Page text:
Ada’s Algorithm: How Lord Byron’s Daughter Ada Lovelace Launched the Digital Age
Some consider her the mother of modern computing, and those who don’t should get on board, because without Ada Lovelace’s contributions to Charles Babbage’s work on the Analytical Engine–essentially writing the first computer program–we’d be missing a crucial step in the advancement of computer technology.
Ada’s Algorithm is a worthy tribute to an under-appreciated icon in computing and mathematics. It goes so far as to correct some of the more misogynistic historical attempts to assign Lovelace’s credit and hard work to Babbage. Although the book spends too much time ruminating on the possible influence Lord Byron had on his daughter–despite how little contact they had–it is a worthy glimpse into the argument of nature versus nurture, and how each might have contributed to the brilliance of a young woman who saw so much potential in one man’s (possibly) mad science.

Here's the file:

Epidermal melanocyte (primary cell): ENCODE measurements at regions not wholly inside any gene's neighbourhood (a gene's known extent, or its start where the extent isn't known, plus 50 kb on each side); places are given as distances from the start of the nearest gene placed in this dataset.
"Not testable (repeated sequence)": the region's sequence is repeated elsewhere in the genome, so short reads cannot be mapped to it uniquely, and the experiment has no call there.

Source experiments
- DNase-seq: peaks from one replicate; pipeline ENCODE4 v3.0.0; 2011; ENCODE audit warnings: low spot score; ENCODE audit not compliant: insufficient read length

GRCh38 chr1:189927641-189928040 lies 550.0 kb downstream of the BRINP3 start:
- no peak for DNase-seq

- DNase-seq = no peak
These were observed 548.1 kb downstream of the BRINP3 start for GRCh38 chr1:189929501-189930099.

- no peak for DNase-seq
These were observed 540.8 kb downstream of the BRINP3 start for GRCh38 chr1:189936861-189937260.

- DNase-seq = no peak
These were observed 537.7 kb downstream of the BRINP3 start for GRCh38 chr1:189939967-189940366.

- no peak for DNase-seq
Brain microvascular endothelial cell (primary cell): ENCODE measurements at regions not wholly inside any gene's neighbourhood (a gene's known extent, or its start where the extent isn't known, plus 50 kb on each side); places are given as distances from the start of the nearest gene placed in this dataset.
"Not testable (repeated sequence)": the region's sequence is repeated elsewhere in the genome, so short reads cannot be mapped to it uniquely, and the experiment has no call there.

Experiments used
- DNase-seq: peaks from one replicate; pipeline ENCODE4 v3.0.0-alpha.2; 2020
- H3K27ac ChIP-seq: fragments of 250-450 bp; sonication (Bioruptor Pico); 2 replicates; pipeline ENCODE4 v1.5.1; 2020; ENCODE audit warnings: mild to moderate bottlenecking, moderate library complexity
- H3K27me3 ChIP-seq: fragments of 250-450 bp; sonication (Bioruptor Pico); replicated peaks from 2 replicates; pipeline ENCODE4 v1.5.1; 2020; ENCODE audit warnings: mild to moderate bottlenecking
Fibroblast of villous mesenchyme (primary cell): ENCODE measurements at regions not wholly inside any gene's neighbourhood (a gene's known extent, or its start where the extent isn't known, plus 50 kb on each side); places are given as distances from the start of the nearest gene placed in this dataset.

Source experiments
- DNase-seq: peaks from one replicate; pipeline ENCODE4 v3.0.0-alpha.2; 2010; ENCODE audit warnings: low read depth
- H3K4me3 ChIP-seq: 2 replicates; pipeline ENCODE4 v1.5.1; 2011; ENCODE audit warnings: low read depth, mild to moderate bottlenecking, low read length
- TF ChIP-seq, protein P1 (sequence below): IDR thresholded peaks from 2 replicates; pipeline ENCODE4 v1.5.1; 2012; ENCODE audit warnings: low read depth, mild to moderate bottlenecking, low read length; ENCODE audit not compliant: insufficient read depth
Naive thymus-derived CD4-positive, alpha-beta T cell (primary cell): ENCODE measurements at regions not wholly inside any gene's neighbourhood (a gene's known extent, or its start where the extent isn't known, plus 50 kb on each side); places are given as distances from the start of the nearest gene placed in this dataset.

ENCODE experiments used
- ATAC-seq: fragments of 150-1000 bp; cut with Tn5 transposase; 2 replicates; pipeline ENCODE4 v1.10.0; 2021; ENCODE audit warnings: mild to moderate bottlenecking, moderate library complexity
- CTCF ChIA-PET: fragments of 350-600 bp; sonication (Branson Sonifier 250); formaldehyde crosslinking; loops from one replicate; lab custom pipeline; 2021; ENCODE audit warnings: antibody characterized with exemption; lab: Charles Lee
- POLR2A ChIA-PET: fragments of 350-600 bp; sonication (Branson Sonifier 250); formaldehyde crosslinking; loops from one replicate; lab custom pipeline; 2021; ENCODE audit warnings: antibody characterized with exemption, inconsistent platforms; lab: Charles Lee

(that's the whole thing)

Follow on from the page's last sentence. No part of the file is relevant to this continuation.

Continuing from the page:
Essinger does an exceptional job of analyzing Babbage’s writing as well as Lovelace’s, and strips the presumptions of previous biographers, culling as much from their actual words as possible. Ada’s Algorithm is as close as we’ll get to an biography penned by the woman herself.
|Page Count||272 pages|
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|Category||Biographies & Memoirs|